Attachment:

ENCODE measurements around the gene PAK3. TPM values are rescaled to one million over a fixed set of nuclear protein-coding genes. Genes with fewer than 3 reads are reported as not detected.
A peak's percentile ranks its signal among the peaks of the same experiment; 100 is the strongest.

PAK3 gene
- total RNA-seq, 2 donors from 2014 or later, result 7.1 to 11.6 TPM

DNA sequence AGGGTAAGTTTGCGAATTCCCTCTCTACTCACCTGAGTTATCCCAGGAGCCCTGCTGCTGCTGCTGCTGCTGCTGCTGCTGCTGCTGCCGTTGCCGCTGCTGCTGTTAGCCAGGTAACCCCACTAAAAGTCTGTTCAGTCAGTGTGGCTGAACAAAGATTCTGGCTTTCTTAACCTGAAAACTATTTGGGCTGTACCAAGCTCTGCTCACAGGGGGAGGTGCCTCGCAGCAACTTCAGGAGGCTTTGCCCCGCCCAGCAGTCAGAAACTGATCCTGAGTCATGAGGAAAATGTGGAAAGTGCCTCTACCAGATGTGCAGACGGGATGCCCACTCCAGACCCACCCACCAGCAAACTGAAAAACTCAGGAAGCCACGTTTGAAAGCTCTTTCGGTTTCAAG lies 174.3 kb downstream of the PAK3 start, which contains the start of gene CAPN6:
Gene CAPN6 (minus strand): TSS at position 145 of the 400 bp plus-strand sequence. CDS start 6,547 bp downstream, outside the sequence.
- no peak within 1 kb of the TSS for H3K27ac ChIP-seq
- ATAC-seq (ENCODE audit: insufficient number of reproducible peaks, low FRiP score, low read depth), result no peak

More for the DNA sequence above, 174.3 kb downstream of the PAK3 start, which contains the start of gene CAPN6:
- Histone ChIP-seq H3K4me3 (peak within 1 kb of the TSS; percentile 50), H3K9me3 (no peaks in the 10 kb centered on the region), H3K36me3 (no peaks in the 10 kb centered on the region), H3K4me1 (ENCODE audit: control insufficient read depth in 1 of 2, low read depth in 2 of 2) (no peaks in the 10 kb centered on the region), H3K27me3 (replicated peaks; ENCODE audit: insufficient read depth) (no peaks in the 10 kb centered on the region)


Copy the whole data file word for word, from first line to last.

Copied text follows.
ENCODE measurements around the gene PAK3. TPM values are rescaled to one million over a fixed set of nuclear protein-coding genes. Genes with fewer than 3 reads are reported as not detected.
A peak's percentile ranks its signal among the peaks of the same experiment; 100 is the strongest.

PAK3 gene
- total RNA-seq, 2 donors from 2014 or later, result 7.1 to 11.6 TPM

DNA sequence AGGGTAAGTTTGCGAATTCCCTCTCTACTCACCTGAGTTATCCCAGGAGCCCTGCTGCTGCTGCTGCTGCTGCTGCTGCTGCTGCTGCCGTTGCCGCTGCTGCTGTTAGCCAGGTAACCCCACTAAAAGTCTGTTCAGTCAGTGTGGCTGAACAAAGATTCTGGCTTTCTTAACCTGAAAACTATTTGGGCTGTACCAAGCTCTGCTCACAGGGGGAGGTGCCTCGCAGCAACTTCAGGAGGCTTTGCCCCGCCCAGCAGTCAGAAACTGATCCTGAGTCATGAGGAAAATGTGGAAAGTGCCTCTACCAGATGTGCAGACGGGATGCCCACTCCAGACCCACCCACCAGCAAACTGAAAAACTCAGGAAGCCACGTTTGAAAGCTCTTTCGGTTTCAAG lies 174.3 kb downstream of the PAK3 start, which contains the start of gene CAPN6:
Gene CAPN6 (minus strand): TSS at position 145 of the 400 bp plus-strand sequence. CDS start 6,547 bp downstream, outside the sequence.
- no peak within 1 kb of the TSS for H3K27ac ChIP-seq
- ATAC-seq (ENCODE audit: insufficient number of reproducible peaks, low FRiP score, low read depth), result no peak

More for the DNA sequence above, 174.3 kb downstream of the PAK3 start, which contains the start of gene CAPN6:
- Histone ChIP-seq H3K4me3 (peak within 1 kb of the TSS; percentile 50), H3K9me3 (no peaks in the 10 kb centered on the region), H3K36me3 (no peaks in the 10 kb centered on the region), H3K4me1 (ENCODE audit: control insufficient read depth in 1 of 2, low read depth in 2 of 2) (no peaks in the 10 kb centered on the region), H3K27me3 (replicated peaks; ENCODE audit: insufficient read depth) (no peaks in the 10 kb centered on the region)